Many modern spinal stenosis patients are concerned over the risks of decompression surgery with spinal fusion. This has led to an increased interest in alternative treatments that alleviate spinal stenosis symptoms without the risks associated with fusion. 

    Patients who haven’t responded to conservative treatments can now consider non-fusion spinal implants as a spinal stenosis treatment option. These implants are designed to alleviate nerve compression while stabilizing the spine. As a result, patients can experience relief from spinal stenosis without reduced mobility from fusion. 

    The TOPS™ System For Spinal Stenosis

    Today, a new implantable device allows the surgeon to decompress and stabilize the spine while preserving the spine’s range of motion: the TOPS™ System, developed here at Premia Spine.

    How Does TOPS™ Work For Spinal Stenosis?

    The TOPS™ System works for spinal stenosis by replacing the tissues removed during spinal decompression. The implant is designed to be placed at a single level between L2 and L5 in the lower spine. These segments are the most commonly affected by spinal stenosis. 

    Once positioned, the TOPS™ System allows movement in all directions. It simultaneously blocks sheer forces on the lower spine, which helps prevent injury after spinal stenosis surgery.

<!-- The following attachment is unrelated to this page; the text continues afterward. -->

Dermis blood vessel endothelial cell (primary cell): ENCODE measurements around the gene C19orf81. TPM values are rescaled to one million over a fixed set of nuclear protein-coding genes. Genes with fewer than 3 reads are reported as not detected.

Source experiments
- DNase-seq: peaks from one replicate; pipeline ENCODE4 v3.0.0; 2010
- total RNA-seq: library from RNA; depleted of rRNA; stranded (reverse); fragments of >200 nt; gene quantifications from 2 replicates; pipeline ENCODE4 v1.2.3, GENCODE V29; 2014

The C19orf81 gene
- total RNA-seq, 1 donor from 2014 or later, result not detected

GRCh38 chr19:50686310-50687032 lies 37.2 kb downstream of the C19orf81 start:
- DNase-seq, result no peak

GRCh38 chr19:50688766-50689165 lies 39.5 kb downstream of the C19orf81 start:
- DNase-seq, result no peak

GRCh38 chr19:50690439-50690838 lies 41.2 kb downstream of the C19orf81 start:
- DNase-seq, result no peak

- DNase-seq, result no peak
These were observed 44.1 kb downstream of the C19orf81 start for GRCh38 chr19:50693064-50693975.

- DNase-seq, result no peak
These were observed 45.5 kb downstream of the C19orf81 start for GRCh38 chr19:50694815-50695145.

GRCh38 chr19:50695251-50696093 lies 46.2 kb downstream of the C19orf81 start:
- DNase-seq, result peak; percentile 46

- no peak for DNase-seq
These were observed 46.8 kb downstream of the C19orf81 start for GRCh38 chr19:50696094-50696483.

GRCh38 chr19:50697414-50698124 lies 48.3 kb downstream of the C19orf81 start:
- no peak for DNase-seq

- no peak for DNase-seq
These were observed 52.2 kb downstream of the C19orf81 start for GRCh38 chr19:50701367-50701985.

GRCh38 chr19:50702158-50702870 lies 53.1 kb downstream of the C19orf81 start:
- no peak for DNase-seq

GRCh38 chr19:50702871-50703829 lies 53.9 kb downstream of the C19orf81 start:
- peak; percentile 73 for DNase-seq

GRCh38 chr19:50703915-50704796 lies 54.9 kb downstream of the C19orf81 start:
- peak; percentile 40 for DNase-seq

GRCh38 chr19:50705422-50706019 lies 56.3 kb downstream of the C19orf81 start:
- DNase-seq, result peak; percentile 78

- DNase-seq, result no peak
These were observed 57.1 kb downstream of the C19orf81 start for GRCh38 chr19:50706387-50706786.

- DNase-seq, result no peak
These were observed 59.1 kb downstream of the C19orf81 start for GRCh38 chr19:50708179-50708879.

TOPS™ System Results

    Clinical studies show the TOPS™ System provides better outcomes than spinal fusion. In a seven-year study for TOPS™ in the management of lumbar spinal stenosis, the device maintained clinical improvement and radiologic stability, preserved spinal motion, and prevented degeneration. 

    Physician and patient testimonials demonstrate that the TOPS™ System provides excellent outcomes for spinal stenosis patients and allows patients to retain mobility at the operative segment. Additionally, patients experience symptom relief long after the TOPS™ System procedure. 

    We encourage patients with persistent back pain to consult with a spinal specialist and learn more about all of the available treatment options.

    “What is spinal stenosis?” is one of the most frequently asked questions in any spinal physician’s office. Spinal stenosis is a common back problem, but many affected patients have never heard of it before they are given the diagnosis. Symptoms of spinal stenosis can include intense pain inside the back of the legs and numbing or cramping in various regions of the body. The loss of sensation that spinal stenosis patients experience can be extreme.